VIX is a trademarked ticker symbol for the CBOE Volatility Index. It measures the predicted volatility of the stock market over a certain period in the future. According to Wikipedia, it was first developed and described by Menachem Brenner and Dan Galai in 1986. At that time, Professor Brenner, in addition to his work at New York University, participated alongside me as a market-maker on the floor of the New York Futures Exchange Trading Options on the New York Stock Exchange Index. Until today’s research for this article, I had no idea that Professor Brenner had first developed and described the index.
Since I haven’t spoken to him in approximately thirty years, I’m not sure he’d agree with my assessment of the VIX as an inappropriate vehicle for customers to manage and speculate on Volatility. Not only are the Option Prices comparatively wide, but the Price of the Underlying Cash VIX is typically unrelated to the Price of an Options Series such as the one shown below with a June Expiration. The Table below shows numerous Puts and Calls for the June VIX expiration. The price of the Options Contracts have nothing to do with the Cash Price, shown as Friday’s Last Price, but rather as the Price of CBOE VIX Futures for June Expiration. The June VIX Futures Contract Settled at 18.325 on Friday and is in line with the Prices for the VIX Options below.
People will Purchase VIX Calls if they believe that the Stock Market, as represented by the S&P 500, will show an increase in Implied Volatility in their Options. Instead of Trading S&P or SPY Options, you can use the VIX as a Proxy for Trading Implied Volatility. The only problem is that the Bid/Ask Spread is typically wider than in either S&P Market, and the Calculation of the Value of the VIX is often difficult to decipher. If you Buy or Sell an S&P Options Contract the Greeks are clear and the Implied Volatility is easy to calculate. If you trade the VIX Options, the values are not.
Whenever you Trade Options, you want to get the best value possible. The Table below shows the Liquidity Percentage or the width of the Bid/Ask Spread and as far as I’m concerned, that makes Trading the VIX Options a non-starter. By the time you give up the edge getting into the trade and again later when you are liquidating, you have given up too high a percentage of the value of the asset to make money consistently in the long-run.
While CNBC may discuss the VIX all of the time and shows it as an essential Index throughout the broadcast day, it doesn’t mean that it is an appropriate instrument for Trading. Using the VIX to evaluate the movement of Implied Volatility in the S&P 500 is a valuable way to make comparisons in Implied Volatility levels. It presents a single number which can be used for a comparison. If one wants to Buy or Sell Volatility, however, there are numerous Options Trading Strategies in the S&P which can provide an opportunity to execute a Volatility Trade with good value.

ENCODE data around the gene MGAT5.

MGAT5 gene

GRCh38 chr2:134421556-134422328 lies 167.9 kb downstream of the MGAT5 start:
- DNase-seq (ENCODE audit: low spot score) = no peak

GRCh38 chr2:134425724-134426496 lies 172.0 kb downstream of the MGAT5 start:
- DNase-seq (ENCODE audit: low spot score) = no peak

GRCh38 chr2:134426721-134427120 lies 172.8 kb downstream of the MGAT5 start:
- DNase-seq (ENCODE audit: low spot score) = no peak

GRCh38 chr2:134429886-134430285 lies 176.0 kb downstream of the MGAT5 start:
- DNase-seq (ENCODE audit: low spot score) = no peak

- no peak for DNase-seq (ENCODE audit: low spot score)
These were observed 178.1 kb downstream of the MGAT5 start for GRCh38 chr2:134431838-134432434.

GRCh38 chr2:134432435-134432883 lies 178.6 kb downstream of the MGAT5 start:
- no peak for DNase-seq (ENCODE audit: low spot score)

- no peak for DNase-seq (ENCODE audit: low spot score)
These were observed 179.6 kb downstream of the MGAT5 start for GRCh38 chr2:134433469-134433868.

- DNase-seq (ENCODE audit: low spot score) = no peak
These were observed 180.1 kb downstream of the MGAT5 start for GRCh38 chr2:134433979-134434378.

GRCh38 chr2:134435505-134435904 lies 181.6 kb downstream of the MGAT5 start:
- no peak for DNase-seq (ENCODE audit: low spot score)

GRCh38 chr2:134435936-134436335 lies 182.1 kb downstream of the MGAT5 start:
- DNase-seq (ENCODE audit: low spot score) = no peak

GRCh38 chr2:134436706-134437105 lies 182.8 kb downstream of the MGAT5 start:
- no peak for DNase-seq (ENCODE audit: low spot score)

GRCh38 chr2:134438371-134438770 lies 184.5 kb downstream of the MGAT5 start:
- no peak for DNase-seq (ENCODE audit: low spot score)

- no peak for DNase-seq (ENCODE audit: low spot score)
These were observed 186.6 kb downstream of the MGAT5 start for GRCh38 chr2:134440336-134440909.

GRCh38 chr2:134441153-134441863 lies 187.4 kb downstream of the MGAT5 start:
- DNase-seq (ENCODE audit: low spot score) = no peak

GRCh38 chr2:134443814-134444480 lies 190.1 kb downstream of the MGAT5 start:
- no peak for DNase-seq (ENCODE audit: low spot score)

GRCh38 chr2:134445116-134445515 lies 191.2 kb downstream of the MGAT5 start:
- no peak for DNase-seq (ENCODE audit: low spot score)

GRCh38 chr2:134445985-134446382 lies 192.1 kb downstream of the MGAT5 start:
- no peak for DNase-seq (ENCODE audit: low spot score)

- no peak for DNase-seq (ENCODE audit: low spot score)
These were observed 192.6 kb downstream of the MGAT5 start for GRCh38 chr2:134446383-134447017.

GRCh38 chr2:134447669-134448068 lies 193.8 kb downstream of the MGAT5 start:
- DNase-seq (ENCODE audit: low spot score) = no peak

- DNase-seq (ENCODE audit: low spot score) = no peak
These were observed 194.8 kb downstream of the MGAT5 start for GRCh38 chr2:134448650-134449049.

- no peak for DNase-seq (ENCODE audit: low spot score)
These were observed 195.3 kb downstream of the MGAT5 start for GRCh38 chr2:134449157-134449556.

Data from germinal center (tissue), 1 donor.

Whenever Trading any instrument, it’s important to understand the components of what you are Trading. I try to shy away from any instrument in which the construction of the product you are Trading is too complicated. Futures Contracts are usually easy to understand while numerous ETFs have Structures which includes fees and calculations that don’t necessarily mimic the underlying that they are trying to emulate. There are ETFs in Gold and Crude Oil which fall into this category. The goal is always to trade in a market that provides excellent liquidity and transparency. While the VIX is a useful tool for referencing Implied Volatility, it doesn’t meet the requirements of liquidity and transparency. If you have any difficulty understanding analysis in our articles, contact us.
Please make note that in the Table the VIX is priced at 14.72, however, the 18 Calls are priced about 35 cents higher than the 18 Puts. The prices of the both the Calls and Puts creates a Synthetic Price the VIX for the June Expiration, at approximately 18.35 or very close to the Friday Settlement Price of the June VIX Futures of 18.32. To review synthetic prices, in and out-of-the money Options and other essential Options Trading Information try the PDF. If you are Trading VIX Options, like millions are, you have to analyze the VIX Futures. Either way, you must make sure you are Trading Liquid Markets.
Options trading involves significant risk and is not suitable for every investor. The information is obtained from sources believed to be reliable, but is in no way guaranteed. Past results are not indicative of future results.